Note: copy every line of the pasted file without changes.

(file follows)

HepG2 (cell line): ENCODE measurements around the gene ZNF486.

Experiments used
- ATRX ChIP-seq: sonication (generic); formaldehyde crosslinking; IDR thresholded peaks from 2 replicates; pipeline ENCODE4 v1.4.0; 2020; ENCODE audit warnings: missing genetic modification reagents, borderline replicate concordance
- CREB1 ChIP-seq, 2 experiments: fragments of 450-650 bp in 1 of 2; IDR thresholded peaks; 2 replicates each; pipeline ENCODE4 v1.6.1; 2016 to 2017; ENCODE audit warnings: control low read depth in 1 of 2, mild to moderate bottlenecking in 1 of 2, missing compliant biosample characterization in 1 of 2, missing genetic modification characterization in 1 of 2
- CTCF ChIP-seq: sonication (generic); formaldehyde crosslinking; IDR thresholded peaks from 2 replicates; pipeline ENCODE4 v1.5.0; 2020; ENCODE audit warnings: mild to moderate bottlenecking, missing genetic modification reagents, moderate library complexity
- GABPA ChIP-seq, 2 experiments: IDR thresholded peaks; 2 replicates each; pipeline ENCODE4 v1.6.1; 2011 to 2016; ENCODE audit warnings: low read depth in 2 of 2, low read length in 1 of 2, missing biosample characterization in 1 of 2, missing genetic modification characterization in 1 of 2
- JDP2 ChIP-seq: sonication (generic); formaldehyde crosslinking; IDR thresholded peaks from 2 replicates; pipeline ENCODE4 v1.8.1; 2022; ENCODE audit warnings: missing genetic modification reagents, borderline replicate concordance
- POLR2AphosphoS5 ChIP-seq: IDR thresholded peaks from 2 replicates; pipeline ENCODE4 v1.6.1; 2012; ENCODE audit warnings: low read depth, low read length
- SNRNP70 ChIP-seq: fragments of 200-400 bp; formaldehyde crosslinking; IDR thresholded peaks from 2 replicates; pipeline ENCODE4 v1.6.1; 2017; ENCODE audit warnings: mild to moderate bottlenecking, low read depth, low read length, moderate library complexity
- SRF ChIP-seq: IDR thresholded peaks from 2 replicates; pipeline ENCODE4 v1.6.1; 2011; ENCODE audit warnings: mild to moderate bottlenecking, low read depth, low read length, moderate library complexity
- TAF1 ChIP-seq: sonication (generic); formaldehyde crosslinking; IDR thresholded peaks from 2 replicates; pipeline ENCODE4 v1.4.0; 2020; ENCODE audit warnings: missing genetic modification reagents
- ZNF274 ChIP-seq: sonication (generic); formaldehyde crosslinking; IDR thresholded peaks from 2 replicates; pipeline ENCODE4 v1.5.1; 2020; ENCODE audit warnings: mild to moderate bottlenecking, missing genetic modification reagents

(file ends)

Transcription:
HepG2 (cell line): ENCODE measurements around the gene ZNF486.

Experiments used
- ATRX ChIP-seq: sonication (generic); formaldehyde crosslinking; IDR thresholded peaks from 2 replicates; pipeline ENCODE4 v1.4.0; 2020; ENCODE audit warnings: missing genetic modification reagents, borderline replicate concordance
- CREB1 ChIP-seq, 2 experiments: fragments of 450-650 bp in 1 of 2; IDR thresholded peaks; 2 replicates each; pipeline ENCODE4 v1.6.1; 2016 to 2017; ENCODE audit warnings: control low read depth in 1 of 2, mild to moderate bottlenecking in 1 of 2, missing compliant biosample characterization in 1 of 2, missing genetic modification characterization in 1 of 2
- CTCF ChIP-seq: sonication (generic); formaldehyde crosslinking; IDR thresholded peaks from 2 replicates; pipeline ENCODE4 v1.5.0; 2020; ENCODE audit warnings: mild to moderate bottlenecking, missing genetic modification reagents, moderate library complexity
- GABPA ChIP-seq, 2 experiments: IDR thresholded peaks; 2 replicates each; pipeline ENCODE4 v1.6.1; 2011 to 2016; ENCODE audit warnings: low read depth in 2 of 2, low read length in 1 of 2, missing biosample characterization in 1 of 2, missing genetic modification characterization in 1 of 2
- JDP2 ChIP-seq: sonication (generic); formaldehyde crosslinking; IDR thresholded peaks from 2 replicates; pipeline ENCODE4 v1.8.1; 2022; ENCODE audit warnings: missing genetic modification reagents, borderline replicate concordance
- POLR2AphosphoS5 ChIP-seq: IDR thresholded peaks from 2 replicates; pipeline ENCODE4 v1.6.1; 2012; ENCODE audit warnings: low read depth, low read length
- SNRNP70 ChIP-seq: fragments of 200-400 bp; formaldehyde crosslinking; IDR thresholded peaks from 2 replicates; pipeline ENCODE4 v1.6.1; 2017; ENCODE audit warnings: mild to moderate bottlenecking, low read depth, low read length, moderate library complexity
- SRF ChIP-seq: IDR thresholded peaks from 2 replicates; pipeline ENCODE4 v1.6.1; 2011; ENCODE audit warnings: mild to moderate bottlenecking, low read depth, low read length, moderate library complexity
- TAF1 ChIP-seq: sonication (generic); formaldehyde crosslinking; IDR thresholded peaks from 2 replicates; pipeline ENCODE4 v1.4.0; 2020; ENCODE audit warnings: missing genetic modification reagents
- ZNF274 ChIP-seq: sonication (generic); formaldehyde crosslinking; IDR thresholded peaks from 2 replicates; pipeline ENCODE4 v1.5.1; 2020; ENCODE audit warnings: mild to moderate bottlenecking, missing genetic modification reagents